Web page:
Home U.S. News Dick Traum, 83, Dies; Marathoner Championed Disabled Athletes

Dick Traum, 83, Dies; Marathoner Championed Disabled Athletes

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Dick Traum, 83, Dies; Marathoner Championed Disabled Athletes

Dick Traum, who was regarded as the first person to run a marathon on a prosthetic leg, finishing New York’s race in 1976, and who went on to found the Achilles Track Club to encourage other disabled athletes in an era when they faced barriers to participation in sports, died on Jan. 23 in Manhattan. He was 83.

His death, at a rehabilitation facility after a heart attack, was confirmed by his wife, Elizabeth Traum.

Mr. Traum entered the New York City Marathon the first year the race expanded to all five boroughs, in the early flush of the 1970s jogging boom. There were about 2,000 runners, and Mr. Traum, whose right leg had been amputated above the knee, was one of just two with a disability. Given a four-hour head start, he was passed at mile 18 by the eventual winner, Bill Rodgers, who shouted, “Attaboy, Dick!”

Mr. Traum went on to race in more than 70 marathons, at first on his artificial leg and later by cranking a handcycle, a low, three-wheeled bike powered by his arms. In 1993, using forearm crutches, he jogged with President Bill Clinton in Washington.

The Achilles Track Club, which he founded in 1983 and led for 36 years, expanded to 18 countries, providing free training advice and psychological support. Now named Achilles International, the organization says 150,000 people have participated in its programs. In November, nearly 500 disabled athletes and guides raced in the latest New York City Marathon, many in the club’s neon yellow T-shirts.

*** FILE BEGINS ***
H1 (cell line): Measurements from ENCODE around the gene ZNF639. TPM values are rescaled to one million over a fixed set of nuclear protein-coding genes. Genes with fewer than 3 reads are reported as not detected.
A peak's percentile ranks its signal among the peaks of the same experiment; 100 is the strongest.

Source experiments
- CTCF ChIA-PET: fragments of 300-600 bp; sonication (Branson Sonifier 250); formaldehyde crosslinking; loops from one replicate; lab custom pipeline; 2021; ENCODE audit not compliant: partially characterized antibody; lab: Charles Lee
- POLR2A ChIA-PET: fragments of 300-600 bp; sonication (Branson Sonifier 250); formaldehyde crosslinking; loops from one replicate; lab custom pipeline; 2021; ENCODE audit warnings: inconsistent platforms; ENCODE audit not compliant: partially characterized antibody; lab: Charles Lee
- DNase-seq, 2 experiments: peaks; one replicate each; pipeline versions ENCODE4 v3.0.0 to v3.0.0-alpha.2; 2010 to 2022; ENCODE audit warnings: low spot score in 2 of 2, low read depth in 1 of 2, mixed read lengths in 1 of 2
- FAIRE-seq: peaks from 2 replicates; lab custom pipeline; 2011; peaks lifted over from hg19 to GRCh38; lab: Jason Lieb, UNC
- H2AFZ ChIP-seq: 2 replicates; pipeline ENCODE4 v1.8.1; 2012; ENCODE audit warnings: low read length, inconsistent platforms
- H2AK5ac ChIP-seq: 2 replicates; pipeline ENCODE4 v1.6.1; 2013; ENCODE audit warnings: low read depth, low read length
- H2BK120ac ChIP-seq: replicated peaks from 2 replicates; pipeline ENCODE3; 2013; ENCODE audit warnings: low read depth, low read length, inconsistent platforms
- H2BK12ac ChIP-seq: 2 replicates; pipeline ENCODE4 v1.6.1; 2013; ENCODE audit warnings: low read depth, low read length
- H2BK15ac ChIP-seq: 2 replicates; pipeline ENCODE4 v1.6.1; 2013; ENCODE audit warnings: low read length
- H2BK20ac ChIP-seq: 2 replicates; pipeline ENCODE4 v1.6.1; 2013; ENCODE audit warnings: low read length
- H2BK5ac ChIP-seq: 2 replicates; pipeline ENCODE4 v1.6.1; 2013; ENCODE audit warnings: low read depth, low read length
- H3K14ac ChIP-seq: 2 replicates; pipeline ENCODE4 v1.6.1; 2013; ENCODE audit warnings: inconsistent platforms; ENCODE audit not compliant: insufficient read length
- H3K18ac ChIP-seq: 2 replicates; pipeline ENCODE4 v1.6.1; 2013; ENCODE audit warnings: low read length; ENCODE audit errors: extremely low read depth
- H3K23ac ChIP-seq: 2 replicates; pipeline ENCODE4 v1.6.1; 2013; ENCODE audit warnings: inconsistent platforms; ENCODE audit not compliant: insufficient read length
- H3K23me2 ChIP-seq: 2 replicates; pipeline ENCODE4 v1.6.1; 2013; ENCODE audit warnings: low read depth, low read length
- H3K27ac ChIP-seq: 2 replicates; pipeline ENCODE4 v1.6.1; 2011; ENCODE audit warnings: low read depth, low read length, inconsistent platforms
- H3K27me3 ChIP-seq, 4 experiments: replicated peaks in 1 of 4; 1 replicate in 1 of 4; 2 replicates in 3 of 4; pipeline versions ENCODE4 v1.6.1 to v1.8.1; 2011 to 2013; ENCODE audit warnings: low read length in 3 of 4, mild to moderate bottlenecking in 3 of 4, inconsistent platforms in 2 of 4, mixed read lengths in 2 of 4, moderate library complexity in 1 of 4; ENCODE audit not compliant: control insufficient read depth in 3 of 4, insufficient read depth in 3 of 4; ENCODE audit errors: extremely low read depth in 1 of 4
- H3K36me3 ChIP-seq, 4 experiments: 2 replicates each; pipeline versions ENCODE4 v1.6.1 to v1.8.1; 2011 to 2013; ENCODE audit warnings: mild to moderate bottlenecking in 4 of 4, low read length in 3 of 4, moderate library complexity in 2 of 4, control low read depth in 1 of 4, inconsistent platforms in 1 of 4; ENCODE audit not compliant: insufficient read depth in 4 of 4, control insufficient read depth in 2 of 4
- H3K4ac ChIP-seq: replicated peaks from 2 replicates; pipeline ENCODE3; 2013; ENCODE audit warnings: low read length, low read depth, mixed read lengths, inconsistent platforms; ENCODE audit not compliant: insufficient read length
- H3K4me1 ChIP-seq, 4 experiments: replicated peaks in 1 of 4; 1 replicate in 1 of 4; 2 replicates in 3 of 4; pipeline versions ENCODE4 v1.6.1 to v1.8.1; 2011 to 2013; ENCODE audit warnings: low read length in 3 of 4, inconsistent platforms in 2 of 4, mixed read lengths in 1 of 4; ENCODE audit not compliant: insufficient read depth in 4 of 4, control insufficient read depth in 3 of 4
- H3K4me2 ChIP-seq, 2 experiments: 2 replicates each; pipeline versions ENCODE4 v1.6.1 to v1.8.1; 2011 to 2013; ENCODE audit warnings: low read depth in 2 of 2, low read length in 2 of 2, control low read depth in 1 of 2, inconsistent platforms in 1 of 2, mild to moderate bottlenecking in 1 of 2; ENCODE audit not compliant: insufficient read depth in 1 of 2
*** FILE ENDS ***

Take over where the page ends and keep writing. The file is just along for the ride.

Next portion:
“When an able-bodied runner gets passed by someone on one leg, it changes their perception of what the disabled can do,” Mr. Traum told CNN in 2012. “It also changes the way disabled athletes perceive themselves.”

A member of the New York Road Runners Hall of Fame, Mr. Traum persuaded its founder, Fred Lebow — who created the New York City Marathon — to sponsor the Achilles Track Club. At first, they tried to attract participants by contacting runners in the medical profession who might have disabled patients. Almost no one responded.

Then Mr. Traum tried buttonholing people on the street. “I’d see someone with a disability and would say, ‘Hey, how about joining Achilles?’” he told The New York Times in 1985. “Unbelievably, for every three people I asked, one would say, ‘Gee, that’s a good idea.’”

In 1984, he told The Times, all 13 Achilles members who had entered the New York marathon finished the race. A dozen years later, 260 disabled athletes entered the event, including blind runners and those with multiple sclerosis, cerebral palsy, heart transplants and autism. The organization cites Mr. Traum as the first person to run a marathon on a prosthetic leg.